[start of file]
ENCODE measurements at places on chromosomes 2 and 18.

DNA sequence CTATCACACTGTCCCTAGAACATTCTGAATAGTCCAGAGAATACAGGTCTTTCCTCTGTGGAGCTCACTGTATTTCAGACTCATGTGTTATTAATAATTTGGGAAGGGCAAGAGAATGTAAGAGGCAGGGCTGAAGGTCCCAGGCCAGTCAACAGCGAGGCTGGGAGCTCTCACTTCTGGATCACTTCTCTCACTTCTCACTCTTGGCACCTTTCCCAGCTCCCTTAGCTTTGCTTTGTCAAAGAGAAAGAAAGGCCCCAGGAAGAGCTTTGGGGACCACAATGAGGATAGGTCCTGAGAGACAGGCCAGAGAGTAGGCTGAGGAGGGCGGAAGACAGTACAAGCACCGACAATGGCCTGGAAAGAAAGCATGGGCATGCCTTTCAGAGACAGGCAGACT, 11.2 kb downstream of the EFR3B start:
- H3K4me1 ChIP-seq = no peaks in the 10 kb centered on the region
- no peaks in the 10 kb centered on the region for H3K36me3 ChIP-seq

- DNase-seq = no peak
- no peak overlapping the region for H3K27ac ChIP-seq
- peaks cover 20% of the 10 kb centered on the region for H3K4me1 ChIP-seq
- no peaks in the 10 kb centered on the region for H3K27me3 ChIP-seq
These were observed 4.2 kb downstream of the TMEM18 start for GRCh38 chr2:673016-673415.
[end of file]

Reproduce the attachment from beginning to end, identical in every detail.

ENCODE measurements at places on chromosomes 2 and 18.

DNA sequence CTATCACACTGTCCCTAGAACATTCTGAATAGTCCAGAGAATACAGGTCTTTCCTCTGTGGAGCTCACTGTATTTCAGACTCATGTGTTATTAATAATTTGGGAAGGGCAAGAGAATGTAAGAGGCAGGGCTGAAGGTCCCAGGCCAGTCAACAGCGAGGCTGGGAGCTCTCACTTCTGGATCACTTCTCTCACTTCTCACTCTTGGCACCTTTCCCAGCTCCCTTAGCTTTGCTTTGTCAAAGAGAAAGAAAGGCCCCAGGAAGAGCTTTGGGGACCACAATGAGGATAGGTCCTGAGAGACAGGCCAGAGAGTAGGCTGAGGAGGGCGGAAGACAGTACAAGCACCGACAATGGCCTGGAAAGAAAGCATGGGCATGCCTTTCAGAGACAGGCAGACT, 11.2 kb downstream of the EFR3B start:
- H3K4me1 ChIP-seq = no peaks in the 10 kb centered on the region
- no peaks in the 10 kb centered on the region for H3K36me3 ChIP-seq

- DNase-seq = no peak
- no peak overlapping the region for H3K27ac ChIP-seq
- peaks cover 20% of the 10 kb centered on the region for H3K4me1 ChIP-seq
- no peaks in the 10 kb centered on the region for H3K27me3 ChIP-seq
These were observed 4.2 kb downstream of the TMEM18 start for GRCh38 chr2:673016-673415.